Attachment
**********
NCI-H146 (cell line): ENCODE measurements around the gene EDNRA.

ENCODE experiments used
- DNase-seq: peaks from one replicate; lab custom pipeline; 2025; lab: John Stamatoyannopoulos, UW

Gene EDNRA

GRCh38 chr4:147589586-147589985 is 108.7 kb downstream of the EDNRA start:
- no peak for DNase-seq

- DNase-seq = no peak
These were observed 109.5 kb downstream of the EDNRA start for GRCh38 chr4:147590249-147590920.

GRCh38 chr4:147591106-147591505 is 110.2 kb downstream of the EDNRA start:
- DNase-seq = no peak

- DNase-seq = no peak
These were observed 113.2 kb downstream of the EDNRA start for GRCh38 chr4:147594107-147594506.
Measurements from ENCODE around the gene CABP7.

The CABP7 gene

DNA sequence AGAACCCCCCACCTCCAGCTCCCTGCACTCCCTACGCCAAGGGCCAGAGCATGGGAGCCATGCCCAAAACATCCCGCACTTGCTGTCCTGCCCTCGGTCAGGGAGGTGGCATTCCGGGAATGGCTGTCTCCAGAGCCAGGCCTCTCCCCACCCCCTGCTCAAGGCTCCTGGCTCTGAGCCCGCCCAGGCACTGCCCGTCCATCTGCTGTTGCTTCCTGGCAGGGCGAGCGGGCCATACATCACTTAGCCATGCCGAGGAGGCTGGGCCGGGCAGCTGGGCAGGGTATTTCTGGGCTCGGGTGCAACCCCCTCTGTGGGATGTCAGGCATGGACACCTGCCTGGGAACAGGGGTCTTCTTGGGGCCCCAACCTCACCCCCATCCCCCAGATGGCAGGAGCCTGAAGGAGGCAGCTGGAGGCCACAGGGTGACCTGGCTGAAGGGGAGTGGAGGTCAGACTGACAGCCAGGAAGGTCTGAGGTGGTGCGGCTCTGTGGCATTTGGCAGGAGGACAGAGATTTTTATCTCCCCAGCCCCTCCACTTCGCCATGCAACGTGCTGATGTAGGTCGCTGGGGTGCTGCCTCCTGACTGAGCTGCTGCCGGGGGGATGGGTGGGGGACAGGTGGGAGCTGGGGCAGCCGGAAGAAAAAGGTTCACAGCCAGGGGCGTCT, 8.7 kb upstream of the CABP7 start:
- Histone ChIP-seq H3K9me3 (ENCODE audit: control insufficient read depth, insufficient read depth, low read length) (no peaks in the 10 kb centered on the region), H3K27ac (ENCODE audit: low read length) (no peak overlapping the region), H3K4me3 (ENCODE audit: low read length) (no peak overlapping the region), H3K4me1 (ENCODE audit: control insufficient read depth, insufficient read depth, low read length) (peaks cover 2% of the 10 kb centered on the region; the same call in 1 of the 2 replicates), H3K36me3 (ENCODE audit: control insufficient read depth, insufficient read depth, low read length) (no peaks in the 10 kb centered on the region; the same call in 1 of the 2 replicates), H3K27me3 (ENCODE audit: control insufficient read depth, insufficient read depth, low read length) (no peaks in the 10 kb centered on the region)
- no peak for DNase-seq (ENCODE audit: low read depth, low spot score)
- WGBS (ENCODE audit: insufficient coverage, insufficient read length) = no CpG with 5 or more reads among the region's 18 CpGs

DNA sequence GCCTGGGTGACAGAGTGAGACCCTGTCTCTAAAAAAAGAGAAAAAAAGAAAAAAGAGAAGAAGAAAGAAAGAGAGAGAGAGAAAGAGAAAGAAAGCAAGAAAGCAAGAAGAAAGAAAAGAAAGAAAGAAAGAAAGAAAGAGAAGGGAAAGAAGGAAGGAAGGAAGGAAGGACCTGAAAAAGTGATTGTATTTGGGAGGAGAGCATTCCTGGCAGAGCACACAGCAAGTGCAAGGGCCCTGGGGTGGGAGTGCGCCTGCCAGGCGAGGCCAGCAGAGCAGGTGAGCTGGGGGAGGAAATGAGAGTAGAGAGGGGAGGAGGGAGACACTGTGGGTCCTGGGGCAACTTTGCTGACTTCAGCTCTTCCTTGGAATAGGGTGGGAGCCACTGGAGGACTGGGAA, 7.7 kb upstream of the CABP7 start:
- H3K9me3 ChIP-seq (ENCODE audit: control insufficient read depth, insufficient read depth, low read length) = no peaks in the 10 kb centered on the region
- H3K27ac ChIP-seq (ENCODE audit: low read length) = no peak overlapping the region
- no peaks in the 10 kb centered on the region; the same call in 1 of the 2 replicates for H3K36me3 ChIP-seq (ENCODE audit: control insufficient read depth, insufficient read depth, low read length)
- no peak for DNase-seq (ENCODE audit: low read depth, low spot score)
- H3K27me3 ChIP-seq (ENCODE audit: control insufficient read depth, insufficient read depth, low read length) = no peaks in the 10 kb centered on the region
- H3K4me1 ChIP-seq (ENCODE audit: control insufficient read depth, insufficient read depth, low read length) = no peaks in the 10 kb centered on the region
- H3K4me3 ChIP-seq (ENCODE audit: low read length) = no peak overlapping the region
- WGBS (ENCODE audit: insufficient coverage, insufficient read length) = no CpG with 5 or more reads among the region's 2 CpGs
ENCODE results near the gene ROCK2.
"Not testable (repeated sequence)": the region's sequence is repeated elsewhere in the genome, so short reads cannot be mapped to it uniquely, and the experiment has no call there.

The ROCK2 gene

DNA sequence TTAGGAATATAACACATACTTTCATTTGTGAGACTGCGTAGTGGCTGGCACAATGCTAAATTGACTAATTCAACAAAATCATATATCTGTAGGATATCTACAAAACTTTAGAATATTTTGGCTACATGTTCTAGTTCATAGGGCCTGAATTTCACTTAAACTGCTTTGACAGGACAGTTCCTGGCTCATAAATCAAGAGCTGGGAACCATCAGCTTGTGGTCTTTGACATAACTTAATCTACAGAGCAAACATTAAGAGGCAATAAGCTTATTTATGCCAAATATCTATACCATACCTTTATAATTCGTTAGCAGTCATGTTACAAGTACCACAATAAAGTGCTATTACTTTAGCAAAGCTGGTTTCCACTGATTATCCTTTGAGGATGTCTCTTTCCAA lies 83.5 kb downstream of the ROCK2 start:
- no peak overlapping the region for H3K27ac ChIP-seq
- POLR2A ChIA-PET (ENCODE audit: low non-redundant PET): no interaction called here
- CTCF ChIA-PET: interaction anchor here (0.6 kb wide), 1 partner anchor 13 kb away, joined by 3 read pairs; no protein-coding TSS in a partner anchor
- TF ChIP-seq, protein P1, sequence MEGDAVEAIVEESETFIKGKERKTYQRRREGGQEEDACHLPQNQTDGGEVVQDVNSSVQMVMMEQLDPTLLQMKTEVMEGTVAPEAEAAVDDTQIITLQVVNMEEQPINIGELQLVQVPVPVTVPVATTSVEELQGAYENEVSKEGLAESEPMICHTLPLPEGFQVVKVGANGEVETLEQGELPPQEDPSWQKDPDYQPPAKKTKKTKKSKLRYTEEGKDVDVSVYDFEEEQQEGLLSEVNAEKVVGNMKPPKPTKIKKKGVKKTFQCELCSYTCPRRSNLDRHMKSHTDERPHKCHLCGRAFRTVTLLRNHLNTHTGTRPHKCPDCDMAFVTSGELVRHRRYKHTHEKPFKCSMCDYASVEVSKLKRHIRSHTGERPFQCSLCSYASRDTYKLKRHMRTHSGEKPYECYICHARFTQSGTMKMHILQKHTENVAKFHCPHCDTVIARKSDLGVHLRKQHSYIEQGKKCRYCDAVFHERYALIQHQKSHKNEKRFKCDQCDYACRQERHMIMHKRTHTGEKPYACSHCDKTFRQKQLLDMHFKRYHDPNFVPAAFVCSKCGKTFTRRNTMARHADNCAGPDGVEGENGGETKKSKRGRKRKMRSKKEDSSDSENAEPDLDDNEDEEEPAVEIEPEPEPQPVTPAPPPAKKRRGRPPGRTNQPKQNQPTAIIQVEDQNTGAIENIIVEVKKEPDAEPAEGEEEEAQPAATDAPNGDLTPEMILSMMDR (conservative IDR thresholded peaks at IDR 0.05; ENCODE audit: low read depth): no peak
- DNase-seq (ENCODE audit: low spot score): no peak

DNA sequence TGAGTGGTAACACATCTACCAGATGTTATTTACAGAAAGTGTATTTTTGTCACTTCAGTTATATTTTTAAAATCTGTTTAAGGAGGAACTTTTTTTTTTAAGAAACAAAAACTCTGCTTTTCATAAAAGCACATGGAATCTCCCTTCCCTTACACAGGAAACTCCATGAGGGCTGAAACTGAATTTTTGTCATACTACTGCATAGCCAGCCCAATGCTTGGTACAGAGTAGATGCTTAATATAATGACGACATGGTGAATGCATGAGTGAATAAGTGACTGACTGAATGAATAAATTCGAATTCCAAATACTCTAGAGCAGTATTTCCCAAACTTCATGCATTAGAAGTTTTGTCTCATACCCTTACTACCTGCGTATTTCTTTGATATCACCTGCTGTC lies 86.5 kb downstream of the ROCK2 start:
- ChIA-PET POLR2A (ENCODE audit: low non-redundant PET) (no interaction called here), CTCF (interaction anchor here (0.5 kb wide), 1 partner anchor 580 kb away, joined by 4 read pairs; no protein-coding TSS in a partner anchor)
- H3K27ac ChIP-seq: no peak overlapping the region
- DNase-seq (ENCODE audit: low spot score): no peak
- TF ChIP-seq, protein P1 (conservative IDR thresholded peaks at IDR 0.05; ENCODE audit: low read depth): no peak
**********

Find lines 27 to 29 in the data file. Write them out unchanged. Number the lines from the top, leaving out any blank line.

- WGBS (ENCODE audit: insufficient coverage, insufficient read length) = no CpG with 5 or more reads among the region's 2 CpGs
ENCODE results near the gene ROCK2.
"Not testable (repeated sequence)": the region's sequence is repeated elsewhere in the genome, so short reads cannot be mapped to it uniquely, and the experiment has no call there.